After his starts, Jeff Karstens often dons a black T-shirt with a catch phrase from Eastbound & Down’s bombastic star, Kenny Powers: “Arm Like a Damn Rocket, Mind Like a Scientist.”
No one will confuse Karstens‘ right arm with a rocket — he hits 90 on the radar gun with a strong back wind — but few pitchers outsmart hitters like the Bucs‘ swingman-turned-rotation savior.
Karstens schooled the Astros on Tuesday night, going seven strong innings and adding an RBI on a squeeze bunt as the Pirates cruised to a 5-1 win. Brandon Wood went deep and drove in three runs in support of Karstens, who improved to 7-4 and left to a standing ovation in the eighth inning from a crowd of 18,151.
“That’s a first,” Karstens said. “I think yesterday was the first time that I got chills here, and today was the second. This city has been waiting a long time for us to play this well.”
The Cardinals downed the Reds on Tuesday night, and the Brewers lost to the Diamondbacks. That means that the Pirates’ patchwork roster of waiver claims and minor league call-ups now has sole possession of second place in the National League Central standings. Pittsburgh (45-41) is 1.5 games back of division-leading St. Louis.
Karstens allowed seven hits and a single run in seven-plus innings pitched, punching out three batters while walking none. The right-hander, holder of the lowest walk rate among NL starters this side of Roy Halladay, threw 72 of his 95 pitches for strikes.
“He’s confident on the mound. He’s prepared. He’s focused when he’s out there,” said Pirates manager Clint Hurdle. “He’s a backyard ballplayer. He’s not the kind of guy that scouts are going to see and drool over. He’s not 6-4, 215 and cut. But he knows how to play the game, he knows how to pitch, and he knows how to compete.”
“I’m just trying to go out there and attack guys,” Karstens said. “Ray [pitching coach Ray Searage] has done a great job preparing us.”
Following a Lyle Overbay single in the second inning, Wood spotted Karstens with a quick 2-0 lead by clobbering a first-pitch fastball from Astros starter Wandy Rodriguez over the right-center field wall.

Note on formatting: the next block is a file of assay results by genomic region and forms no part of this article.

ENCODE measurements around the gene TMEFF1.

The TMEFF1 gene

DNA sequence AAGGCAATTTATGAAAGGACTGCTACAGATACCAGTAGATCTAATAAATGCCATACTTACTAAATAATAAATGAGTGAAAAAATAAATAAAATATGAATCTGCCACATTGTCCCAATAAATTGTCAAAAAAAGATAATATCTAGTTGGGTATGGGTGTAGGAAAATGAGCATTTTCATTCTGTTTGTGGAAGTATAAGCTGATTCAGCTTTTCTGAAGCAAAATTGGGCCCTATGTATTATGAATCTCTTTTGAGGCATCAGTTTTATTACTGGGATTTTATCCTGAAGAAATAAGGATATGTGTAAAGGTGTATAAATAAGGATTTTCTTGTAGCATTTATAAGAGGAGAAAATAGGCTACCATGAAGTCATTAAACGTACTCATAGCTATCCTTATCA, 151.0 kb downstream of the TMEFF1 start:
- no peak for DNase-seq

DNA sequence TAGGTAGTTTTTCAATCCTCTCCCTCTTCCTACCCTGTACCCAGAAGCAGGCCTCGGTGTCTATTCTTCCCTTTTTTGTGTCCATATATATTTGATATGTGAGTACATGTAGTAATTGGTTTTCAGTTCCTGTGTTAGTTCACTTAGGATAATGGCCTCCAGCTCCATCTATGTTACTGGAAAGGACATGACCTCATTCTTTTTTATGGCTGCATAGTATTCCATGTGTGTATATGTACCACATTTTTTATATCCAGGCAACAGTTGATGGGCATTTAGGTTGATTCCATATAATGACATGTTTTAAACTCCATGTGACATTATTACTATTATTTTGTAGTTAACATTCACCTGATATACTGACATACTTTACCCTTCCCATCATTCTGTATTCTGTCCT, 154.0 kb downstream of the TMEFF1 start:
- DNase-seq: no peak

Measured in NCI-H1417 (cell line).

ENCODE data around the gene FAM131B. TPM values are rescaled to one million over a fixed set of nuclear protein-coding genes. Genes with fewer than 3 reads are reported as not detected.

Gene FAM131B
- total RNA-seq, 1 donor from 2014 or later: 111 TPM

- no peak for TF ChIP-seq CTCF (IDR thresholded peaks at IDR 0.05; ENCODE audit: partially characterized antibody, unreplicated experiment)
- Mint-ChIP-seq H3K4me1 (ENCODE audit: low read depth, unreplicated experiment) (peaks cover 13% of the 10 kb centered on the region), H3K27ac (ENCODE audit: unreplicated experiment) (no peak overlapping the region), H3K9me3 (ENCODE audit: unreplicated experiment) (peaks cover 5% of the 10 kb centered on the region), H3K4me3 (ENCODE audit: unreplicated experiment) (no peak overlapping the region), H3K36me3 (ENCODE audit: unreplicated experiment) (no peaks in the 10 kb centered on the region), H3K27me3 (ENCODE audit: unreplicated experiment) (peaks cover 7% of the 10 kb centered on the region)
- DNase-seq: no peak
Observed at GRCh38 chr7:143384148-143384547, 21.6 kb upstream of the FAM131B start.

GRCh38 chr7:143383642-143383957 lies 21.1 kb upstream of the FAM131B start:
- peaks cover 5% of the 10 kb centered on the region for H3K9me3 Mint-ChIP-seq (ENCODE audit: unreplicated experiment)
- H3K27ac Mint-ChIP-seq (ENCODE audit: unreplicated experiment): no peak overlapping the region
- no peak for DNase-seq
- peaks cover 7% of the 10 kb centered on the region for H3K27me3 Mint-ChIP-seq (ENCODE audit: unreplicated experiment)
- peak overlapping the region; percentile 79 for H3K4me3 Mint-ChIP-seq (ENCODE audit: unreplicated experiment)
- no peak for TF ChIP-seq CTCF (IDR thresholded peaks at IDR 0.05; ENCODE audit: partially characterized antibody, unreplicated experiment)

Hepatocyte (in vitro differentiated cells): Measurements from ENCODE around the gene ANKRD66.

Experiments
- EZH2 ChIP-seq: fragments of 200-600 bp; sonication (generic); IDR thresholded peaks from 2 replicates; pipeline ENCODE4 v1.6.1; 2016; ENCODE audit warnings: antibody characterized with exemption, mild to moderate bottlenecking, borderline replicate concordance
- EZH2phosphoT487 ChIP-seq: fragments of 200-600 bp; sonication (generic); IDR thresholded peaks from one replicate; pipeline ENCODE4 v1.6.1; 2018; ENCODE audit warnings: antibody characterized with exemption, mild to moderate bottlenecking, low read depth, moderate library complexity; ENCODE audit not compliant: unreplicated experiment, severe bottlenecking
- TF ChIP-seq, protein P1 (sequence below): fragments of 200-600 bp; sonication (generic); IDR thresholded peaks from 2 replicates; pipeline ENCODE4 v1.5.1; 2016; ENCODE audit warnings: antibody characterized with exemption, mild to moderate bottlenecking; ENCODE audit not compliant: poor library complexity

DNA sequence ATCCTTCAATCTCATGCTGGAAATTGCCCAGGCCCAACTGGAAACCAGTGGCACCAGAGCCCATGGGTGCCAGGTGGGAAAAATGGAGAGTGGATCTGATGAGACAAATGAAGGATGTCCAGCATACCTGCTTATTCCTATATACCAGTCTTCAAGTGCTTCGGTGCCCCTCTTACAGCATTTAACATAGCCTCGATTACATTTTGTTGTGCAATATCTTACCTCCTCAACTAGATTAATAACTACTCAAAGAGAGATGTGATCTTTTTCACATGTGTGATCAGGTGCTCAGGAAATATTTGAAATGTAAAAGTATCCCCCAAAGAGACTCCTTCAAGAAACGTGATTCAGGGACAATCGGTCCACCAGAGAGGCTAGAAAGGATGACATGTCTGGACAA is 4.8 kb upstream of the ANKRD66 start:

“One of the things that [Wood] has worked hard at doing is staying behind the ball, squaring it up and hitting it to the big part of the ball park,” Hurdle said. “He was pull-happy when he got here…all that hard work pays off.”
In the fourth inning, Neil Walker pulled a fastball to left field and slid head-first into second base ahead of Carlos Lee’s throw. Rodriguez then got Overbay to pop up for the second out of the inning, but Wood lined a 2-0 fastball up the middle to drive in his third run of the game.
Clint Barmes got Houston on the board with a solo shot in the fifth, knocking a 3-2, belt-high fastball into the left field stands. That’s as close as the Astros would get, though, with Pittsburgh pushing across a pair of insurance runs in the sixth.
Walker and Overbay hit back-to-back singles to start the inning. Then Wood, who has nearly eight times as many strikeouts as walks in his major league career, made Wandy work.
Wood and Rodriguez engaged in a 10-pitch duel, with Wood fouling off four curveballs. Rodriguez buried a 3-2 breaker in the dirt, but Wood didn’t offer and drew a walk to load the bases with no outs.
Mike McKenry added a run with a sacrifice fly to deep right field, and Karstens dropped a soft bunt in front of the plate on a 1-1 count that scored Overbay from third base and stretched the lead to 5-1.
“We don’t have anybody who works any harder than Brandon Wood,” Hurdle said. “You watch him during the day and he takes balls at third [base], short, second and first. He works before the game in the cage. When he’s in the game he plays, and when he’s not, the routine doesn’t change.
“He’s trying to work his way back into a more meaningful role,” Hurdle continued. “Tonight we threw out five RBIs from the seven, eight and nine [hitters in the lineup], and Brandon’s were as big as anybody’s.”